This home in southeastern Spain by architect Javier Pena of Xpiral features several unique building materials — the main home is built from stacked ceramic wine racks and many of the holes are plugged with colorful ceramic tiles…
There are definite benefits to living in a well-made newly constructed home — flush walls, new plumbing, high-performance heating and cooling systems — but there's also a tendency for new homes to feel a little bland. Details that were once common to interior architecture (like crown molding and the occasional ceiling medallion) aren't usually included in new construction.
Though we love a gorgeous, simple and sleek modern home full of color, Mid-Century Modern furniture and not a lot of ornamentation, we also secretly love those fabulous details reserved for the most traditional of home styles.
There is just something intriguing and beautiful about spiral and helicial staircases - the sort of magical "lighter than air" feeling it gives to something architecturally important in combination with the graceful and beautiful structure...
Solar power isn't just for the uber-modern or updated midcentury home anymore. These traditionally styled clay roof tiles are also capable of containing photovoltaic panels. Check out this amazing update to a traditional building material.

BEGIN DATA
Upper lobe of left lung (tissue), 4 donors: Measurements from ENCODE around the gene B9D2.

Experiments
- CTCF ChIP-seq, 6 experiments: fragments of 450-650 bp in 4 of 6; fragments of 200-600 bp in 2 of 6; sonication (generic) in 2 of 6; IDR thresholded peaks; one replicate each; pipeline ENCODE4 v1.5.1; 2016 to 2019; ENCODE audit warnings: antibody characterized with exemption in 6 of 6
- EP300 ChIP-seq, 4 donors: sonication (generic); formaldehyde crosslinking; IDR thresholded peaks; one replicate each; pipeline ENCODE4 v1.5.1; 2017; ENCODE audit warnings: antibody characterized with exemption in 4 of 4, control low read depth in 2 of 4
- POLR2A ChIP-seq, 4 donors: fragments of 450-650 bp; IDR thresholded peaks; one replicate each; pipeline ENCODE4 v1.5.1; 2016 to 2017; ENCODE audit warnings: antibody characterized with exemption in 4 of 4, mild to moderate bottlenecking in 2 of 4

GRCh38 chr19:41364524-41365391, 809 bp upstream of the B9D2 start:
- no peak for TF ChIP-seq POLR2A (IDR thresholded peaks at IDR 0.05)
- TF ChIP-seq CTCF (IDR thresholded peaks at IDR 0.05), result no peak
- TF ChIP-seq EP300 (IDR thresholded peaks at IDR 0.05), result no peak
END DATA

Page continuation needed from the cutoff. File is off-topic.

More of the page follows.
We just visited the Modern Art Museum in Fort Worth, Texas and loved Tadao Ando's smooth, cool concrete walls. In one gallery, though, we also spotted a "concrete" ceiling. What was this material exactly? It's actually cement board, and it is similar in appearance to cast-in-place concrete but it comes in sheets:
After obsessively searching on my own, I turn to you, AT readers, for your advice on a replacement for my dangerously loose and overly ornate entryway railing. Though I've found a few potential winners, I'm undecided as to which would work best with the simple lines of my modest mid-century home.
Name:Beth Knox and Bill Hutchins Location: Takoma Park, Maryland (just over the District line) Size: 2,100 square feet — 4 bedrooms + basement apartment Years lived in: 4 years, owned Other occupants: Tenants in basement, 20-something children from time to time, a variety of guests (extended stay), currently a Congolese pastor seeking asylum.
Even from the end of the driveway, it's clear that entering Bill and Beth's Takoma Park home is bound to be a joyful and unique experience. Pavers crafted from salvaged counter-top remnants and artful tangles of native plants lead the way up to a lively, multi-shade exterior. With nearly every element created out of recycled materials, and cozy lounging nooks placed all around, theirs is a home that invites exploration and rejuvenation both indoors and out.